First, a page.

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I am sure this has been discussed repeatedly, but I am stumped. I am using jQuery to make an AJAX call to an ASP.NET Web service which returns some HTML. That part is working fine.

I want to do some calculations on the height of the HTML returned, but when the the call happens for the first time I am getting a height of 0. I know my calculation are just happening before the AJAX call is complete, because on the second attempt it works. If I clear cache then it returns 0 again.

I need to fire an event after the html is rendered. I have tried both global and local events like ajaxComplete.

$.ajax({
    type: "POST",
    url: "Webservices/Service.asmx/HelloWorld",
    data: "{}",
    contentType: "application/json; charset=utf-8",
    dataType: "json",
    success: function(msg) {
        $("#OverlayContent").html(msg.d);
    }
    complete: function(msg) {
        alert($("#OverlayContent").height());
    } 
});

I appreciate any help.

share|improve this question
    
Which browser(s)? – Shog9 Jun 8 '09 at 22:08
    
It behaves the same in all browsers. – Dustin Laine Jun 8 '09 at 22:15
up vote 7 down vote accepted

Sounds like your height calculation is running before the html is inserted and rendered in the DOM. Make sure to stagger it with a setTimeout call or an interval. For example:

$.ajax({
    type: "POST",
    url: "Webservices/Service.asmx/HelloWorld",
    data: "{}",
    contentType: "application/json; charset=utf-8",
    dataType: "json",
    success: function(msg) {
        $("#OverlayContent").html(msg.d);
        setTimeout(function(){ getHeight();},100);
    }
});

function getHeight(){
    // If our height is 0, set a new timeout and we'll check again
    if($("#OverlayContent").height() === 0){
        setTimeout(function(){ getHeight() }, 100);
    }
    else{
        alert("The height is: " + $("#OverlayContent").height());
    }
}

You need to poll on the html being inserted into the DOM and rendered.

share|improve this answer
    
This is working, not necessarily the most elegant solutions, definitely better that what I had. The only change I made was to not do the initial timeout, because it will timeout if it is 0 anyway. I can't believe there is no way to fire en event after the DOM has been updated. Thanks a bunch!!! – Dustin Laine Jun 8 '09 at 22:14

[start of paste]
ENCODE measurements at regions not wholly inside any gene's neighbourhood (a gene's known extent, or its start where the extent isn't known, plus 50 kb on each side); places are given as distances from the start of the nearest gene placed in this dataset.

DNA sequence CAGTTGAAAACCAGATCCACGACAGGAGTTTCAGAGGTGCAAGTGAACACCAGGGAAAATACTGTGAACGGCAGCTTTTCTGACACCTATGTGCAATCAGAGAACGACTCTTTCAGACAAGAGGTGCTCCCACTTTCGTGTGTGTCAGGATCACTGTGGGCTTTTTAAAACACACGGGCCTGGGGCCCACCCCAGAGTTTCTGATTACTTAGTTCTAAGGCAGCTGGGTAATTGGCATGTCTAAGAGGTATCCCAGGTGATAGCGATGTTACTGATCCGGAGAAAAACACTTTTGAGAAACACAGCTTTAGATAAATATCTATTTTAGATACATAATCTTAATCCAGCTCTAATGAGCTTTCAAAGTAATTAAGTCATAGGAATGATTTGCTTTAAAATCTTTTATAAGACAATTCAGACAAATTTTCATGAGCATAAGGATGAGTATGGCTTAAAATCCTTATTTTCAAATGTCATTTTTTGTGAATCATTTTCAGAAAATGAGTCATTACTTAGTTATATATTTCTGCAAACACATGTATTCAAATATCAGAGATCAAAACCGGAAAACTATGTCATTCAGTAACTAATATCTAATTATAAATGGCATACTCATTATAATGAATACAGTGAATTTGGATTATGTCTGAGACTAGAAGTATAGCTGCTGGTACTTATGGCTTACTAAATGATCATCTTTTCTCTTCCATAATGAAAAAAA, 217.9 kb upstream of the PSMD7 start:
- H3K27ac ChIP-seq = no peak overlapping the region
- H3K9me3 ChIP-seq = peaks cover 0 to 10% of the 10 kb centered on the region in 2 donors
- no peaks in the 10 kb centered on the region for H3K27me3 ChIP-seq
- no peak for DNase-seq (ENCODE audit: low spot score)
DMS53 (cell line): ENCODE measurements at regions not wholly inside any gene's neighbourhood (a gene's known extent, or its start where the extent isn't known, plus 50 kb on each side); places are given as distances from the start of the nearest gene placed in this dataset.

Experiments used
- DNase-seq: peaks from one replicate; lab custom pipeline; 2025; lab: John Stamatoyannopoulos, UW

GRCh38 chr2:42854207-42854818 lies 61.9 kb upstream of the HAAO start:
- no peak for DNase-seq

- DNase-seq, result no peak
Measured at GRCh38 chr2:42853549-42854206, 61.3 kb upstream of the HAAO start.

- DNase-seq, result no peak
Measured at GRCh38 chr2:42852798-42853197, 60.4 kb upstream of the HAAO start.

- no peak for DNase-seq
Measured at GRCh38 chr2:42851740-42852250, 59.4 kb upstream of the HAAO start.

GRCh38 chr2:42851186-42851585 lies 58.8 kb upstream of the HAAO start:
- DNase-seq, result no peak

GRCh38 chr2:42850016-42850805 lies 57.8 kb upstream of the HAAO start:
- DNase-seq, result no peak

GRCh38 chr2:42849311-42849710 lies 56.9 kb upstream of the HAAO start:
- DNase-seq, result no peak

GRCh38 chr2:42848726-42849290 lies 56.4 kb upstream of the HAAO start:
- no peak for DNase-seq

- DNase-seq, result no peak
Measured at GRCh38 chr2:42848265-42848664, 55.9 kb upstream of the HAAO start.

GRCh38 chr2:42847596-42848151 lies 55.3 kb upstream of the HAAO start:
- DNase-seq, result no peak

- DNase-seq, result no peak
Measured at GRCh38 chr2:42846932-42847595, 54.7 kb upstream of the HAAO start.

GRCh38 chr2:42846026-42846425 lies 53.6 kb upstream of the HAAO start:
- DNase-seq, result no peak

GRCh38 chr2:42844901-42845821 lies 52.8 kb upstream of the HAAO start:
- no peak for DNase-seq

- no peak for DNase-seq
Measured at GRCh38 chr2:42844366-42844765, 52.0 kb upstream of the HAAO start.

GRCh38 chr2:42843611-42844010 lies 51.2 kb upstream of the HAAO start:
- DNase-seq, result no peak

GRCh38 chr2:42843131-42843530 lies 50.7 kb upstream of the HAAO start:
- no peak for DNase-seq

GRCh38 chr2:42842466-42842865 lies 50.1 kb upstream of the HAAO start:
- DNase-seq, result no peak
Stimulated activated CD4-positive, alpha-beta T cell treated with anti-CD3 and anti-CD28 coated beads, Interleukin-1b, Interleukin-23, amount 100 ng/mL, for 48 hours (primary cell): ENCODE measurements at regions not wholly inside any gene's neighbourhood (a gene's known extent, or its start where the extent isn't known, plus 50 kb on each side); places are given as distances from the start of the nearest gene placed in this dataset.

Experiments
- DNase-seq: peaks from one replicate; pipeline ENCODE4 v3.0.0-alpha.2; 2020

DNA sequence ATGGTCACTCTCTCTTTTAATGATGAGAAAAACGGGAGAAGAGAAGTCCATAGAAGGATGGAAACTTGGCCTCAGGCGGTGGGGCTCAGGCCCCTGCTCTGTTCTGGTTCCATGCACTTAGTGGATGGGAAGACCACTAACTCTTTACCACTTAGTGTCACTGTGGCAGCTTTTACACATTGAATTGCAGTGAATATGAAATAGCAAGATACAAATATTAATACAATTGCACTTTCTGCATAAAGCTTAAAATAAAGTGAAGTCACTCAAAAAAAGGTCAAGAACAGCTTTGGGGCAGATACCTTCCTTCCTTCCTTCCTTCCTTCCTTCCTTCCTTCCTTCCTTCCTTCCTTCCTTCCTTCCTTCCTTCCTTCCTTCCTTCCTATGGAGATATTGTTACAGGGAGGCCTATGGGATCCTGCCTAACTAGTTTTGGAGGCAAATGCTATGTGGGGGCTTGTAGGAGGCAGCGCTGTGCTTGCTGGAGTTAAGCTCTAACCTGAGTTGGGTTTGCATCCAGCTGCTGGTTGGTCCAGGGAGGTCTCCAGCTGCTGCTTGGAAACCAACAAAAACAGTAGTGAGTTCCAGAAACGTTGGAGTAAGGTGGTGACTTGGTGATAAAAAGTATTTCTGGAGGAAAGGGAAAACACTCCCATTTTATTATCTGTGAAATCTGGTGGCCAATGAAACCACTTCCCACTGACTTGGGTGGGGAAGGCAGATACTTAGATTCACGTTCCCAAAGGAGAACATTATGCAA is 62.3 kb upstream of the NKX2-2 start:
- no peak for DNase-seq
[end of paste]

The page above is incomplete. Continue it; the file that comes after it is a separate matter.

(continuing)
If memory serves me, even something like this would work: setTimeout(getHeight,1); You just need to release to the browser to let it make the DOM changes. I don't think you need the polling inside getHeight--just the setTimeout in success. – Nosredna Jun 8 '09 at 22:15
1  
In fact, I think I've even had setTimeout(0) work in modern browsers. – Nosredna Jun 8 '09 at 22:16
    
This did not work, returned 0 height. I did change the looping timeout to 0 in order to return the height ASAP. – Dustin Laine Jun 8 '09 at 22:41
1  
Each browser has its own minimum value for the lowest timeout it can run, and that's usually greater than zero. So, setting a timeout of any value below that threshold will in fact drop you back to the browser's lowest value; a zero-millisecond setTimeout call will actually run in greater than zero milliseconds depending on the browser. – ajm Jun 9 '09 at 13:44

In all likelihood the complete event is firing simultaneously if not before the success event, since complete fires as soon as the AJAX data is finished being received. The success event is fired once it receives return data with the 200 OK status code.

You could use a delay, but personally I think using jQuery's queue() method would be better:

success: function(msg) {
        $("#OverlayContent").html(msg.d).queue(function(){
            alert($("#OverlayContent").height());
            $(this).dequeue();
        })
    }

The dequeue() at the end there is important to restore the normal flow of things.

At that point you just get rid of the complete callback entirely.

share|improve this answer
    
I like this solution better, but it is returning 0 for me. Sorry, but thanks anyway. I will look into the queue a bit more. – Dustin Laine Jun 8 '09 at 22:34

I may not be understanding your question entirely, but you could try setting the update code in an timeout that runs immediately after the completed event...

//..your other code here

complete:function(m) {
    setTimeout(function() {
        alert($("#OverlayContent").height());
    },1);
}

//...the rest of your code
share|improve this answer
    
This is close to the answered question, but the timeout would have to loop to handle different content sizes and loading times. If DOM was not ready after the initial timeout it would not get rerun. – Dustin Laine Jun 8 '09 at 22:17

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